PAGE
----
Buyers of Endangered Animal Products See Purchases as ‘Socially Acceptable’
Most Chinese people think purchasing parts of endangered wild animals is frowned upon by their respective communities, but those who do buy the products have the opposite view, according to a study of consumer demand for elephant, pangolin, rhino and tiger parts published this week.
Fewer than 20% of the 1,800 Chinese citizens surveyed earlier this year in six first- and second-tier cities, including Beijing and Shanghai, think owning or buying elephant, rhino, pangolin and tiger parts is “socially acceptable,” according to the study, which was jointly conducted by the U.S. Agency for International Development Wildlife Asia (USAID Wildlife Asia), Beijing Normal University and GlobeScan, a Canada-based public-opinion research firm.
However, the small part of the population — less than 16% — who had purchased products made from the four species mostly thought that doing so was socially acceptable. In addition, 85% of people who had bought elephant products, including ivory, in the past year agreed that the practice was socially acceptable, while the figures for buyers of rhino, pangolin and tiger products were 76%, 67% and 69% respectively.
All four species covered by the study are considered endangered or vulnerable under the Convention on International Trade in Endangered Species of Wild Fauna and Flora, and trade in their body parts is generally illegal in China, although multiple loopholes exist. China, the world’s largest consumer of ivory, introduced a near-total ban on the ivory trade on Jan. 1.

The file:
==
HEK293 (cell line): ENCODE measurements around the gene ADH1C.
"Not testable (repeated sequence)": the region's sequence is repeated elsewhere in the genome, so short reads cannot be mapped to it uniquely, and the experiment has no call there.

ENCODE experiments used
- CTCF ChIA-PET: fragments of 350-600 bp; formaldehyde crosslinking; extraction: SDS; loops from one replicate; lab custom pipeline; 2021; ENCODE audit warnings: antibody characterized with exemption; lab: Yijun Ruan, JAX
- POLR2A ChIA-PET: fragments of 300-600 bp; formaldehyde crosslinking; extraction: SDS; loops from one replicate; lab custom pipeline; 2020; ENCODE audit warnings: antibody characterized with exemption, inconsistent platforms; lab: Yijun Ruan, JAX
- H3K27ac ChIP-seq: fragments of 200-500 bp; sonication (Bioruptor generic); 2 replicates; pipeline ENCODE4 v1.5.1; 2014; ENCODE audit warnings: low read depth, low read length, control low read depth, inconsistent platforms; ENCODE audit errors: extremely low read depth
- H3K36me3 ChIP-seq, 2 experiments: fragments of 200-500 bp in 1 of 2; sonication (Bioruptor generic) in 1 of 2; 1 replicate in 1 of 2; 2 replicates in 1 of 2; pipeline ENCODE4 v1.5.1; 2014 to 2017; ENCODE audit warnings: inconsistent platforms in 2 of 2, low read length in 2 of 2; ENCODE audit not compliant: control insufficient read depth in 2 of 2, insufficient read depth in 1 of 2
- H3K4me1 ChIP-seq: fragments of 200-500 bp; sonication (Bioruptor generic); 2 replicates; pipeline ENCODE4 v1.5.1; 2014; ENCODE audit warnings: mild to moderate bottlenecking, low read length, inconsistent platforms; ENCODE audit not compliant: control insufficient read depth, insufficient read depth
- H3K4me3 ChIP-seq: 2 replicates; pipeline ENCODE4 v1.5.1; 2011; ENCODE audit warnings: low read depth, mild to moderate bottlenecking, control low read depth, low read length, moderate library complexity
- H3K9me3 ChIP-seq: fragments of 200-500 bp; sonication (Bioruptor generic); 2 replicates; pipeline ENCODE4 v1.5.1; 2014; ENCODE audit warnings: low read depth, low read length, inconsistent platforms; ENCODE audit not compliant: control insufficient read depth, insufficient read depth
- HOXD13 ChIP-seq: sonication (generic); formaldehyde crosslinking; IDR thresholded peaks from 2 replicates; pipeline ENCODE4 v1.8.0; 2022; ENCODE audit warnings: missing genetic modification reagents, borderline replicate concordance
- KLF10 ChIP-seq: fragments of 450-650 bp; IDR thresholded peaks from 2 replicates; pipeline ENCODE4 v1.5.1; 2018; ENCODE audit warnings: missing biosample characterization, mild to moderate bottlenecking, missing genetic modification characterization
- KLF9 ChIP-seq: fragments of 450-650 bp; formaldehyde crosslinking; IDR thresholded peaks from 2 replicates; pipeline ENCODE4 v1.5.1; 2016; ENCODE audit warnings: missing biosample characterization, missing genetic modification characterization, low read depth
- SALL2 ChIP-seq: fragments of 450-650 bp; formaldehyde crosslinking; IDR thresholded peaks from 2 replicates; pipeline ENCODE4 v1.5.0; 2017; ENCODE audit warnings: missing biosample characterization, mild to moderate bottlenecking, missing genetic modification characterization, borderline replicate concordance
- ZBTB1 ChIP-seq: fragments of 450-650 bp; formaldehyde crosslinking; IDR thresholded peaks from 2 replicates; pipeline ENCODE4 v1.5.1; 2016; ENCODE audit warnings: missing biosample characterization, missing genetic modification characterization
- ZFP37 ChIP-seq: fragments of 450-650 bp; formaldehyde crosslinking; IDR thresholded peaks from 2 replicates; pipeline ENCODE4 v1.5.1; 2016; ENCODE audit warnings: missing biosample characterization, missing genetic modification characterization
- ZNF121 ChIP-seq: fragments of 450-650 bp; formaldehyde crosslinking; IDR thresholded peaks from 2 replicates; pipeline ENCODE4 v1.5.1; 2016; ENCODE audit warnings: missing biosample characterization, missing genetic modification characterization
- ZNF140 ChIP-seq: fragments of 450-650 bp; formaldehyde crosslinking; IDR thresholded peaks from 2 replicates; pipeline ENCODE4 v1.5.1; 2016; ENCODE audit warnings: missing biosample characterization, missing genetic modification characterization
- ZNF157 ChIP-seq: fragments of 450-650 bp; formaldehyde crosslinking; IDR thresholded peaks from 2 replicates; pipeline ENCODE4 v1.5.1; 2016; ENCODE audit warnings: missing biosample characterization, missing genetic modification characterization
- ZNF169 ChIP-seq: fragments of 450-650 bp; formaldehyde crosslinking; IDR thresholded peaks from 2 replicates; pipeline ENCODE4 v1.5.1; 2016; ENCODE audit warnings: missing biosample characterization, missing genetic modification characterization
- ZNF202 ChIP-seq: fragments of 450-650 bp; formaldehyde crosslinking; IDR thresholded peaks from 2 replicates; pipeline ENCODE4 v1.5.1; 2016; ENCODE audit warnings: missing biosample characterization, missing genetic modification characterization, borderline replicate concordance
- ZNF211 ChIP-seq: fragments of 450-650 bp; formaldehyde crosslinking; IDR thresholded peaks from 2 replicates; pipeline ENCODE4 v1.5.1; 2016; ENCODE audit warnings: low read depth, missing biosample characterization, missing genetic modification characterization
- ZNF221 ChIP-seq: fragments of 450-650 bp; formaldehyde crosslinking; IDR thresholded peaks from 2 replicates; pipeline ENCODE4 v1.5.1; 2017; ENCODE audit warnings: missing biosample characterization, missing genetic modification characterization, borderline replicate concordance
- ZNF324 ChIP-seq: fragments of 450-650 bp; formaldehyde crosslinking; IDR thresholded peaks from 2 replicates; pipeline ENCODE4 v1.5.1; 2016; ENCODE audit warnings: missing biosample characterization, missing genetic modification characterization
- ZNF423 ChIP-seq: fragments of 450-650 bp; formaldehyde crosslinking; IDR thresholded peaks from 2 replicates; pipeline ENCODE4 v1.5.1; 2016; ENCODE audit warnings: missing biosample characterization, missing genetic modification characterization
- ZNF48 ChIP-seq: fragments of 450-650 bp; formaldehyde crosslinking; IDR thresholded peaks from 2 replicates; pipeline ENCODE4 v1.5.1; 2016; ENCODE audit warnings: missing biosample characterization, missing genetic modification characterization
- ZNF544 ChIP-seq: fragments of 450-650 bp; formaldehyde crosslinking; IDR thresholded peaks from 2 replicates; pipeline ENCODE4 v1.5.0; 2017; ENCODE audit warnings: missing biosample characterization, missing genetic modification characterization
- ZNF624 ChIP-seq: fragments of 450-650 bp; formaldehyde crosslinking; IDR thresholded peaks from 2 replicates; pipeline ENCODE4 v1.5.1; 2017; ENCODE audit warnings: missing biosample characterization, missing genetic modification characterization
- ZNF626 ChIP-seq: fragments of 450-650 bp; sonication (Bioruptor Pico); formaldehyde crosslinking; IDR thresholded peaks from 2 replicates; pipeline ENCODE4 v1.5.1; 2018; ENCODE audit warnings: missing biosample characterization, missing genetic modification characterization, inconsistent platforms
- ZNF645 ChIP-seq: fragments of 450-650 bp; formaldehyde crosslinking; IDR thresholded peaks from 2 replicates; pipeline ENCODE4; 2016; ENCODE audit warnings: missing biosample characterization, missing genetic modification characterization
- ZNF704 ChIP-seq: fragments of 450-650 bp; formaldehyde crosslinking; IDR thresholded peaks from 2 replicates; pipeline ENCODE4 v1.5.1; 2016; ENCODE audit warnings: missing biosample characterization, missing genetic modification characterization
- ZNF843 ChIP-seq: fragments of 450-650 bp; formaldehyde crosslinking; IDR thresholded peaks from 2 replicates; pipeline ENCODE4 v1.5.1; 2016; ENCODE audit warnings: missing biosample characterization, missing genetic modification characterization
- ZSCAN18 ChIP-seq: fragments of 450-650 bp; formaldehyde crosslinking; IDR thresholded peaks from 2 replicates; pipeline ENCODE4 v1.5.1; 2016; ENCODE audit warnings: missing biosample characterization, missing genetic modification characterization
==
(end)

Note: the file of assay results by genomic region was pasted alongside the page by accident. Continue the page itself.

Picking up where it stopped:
The study’s results suggest that wildlife-parts buyers in China, especially those making unplanned purchases, tend to have low awareness of the products’ wider social acceptability and legality. Half of the respondents who made an unplanned purchase of an elephant product in the past year said they made the decision entirely by themselves, compared to the 17% who said they had made the purchase based on others’ recommendations.
The people making recommendations tended to be friends, salespeople or colleagues for most buyers, although doctors and “experts” also played a major role in influencing purchases of pangolin and tiger parts. Most people who had previously purchased wildlife parts said they planned to do so again in the future.
Less than half of the general population surveyed, including nonbuyers, was aware of the new ban on the ivory trade, while only 19% were aware of messages in the media, including campaigns by celebrities, against the consumption of wild animal parts.
Consumer behavior varied by species. While half of elephant and rhino parts purchases were made while respondents were traveling outside the Chinese mainland, a large proportion of pangolin and tiger parts were purchased in traditional Chinese-medicine pharmacies on the mainland, as well as in retail stores. Wildlife products were purchased largely due to perceptions that they are rare, spiritually significant, beautiful, lucky, or good for one’s health, the study found.
According to the USAID Wildlife Asia report’s authors, the “involvement of many other sectors in China” is needed in order to fight the illegal wildlife trade. “To overcome this challenge, we have to move strategically, and coordinate our effort with NGOs, the private sector, and all stakeholders who are involved in consumer demand reduction,” said Aster Li Zhang, a researcher at Beijing Normal University and the study’s principal investigator, in a statement.
Contact reporter Teng Jing Xuan (firstname.lastname@example.org)
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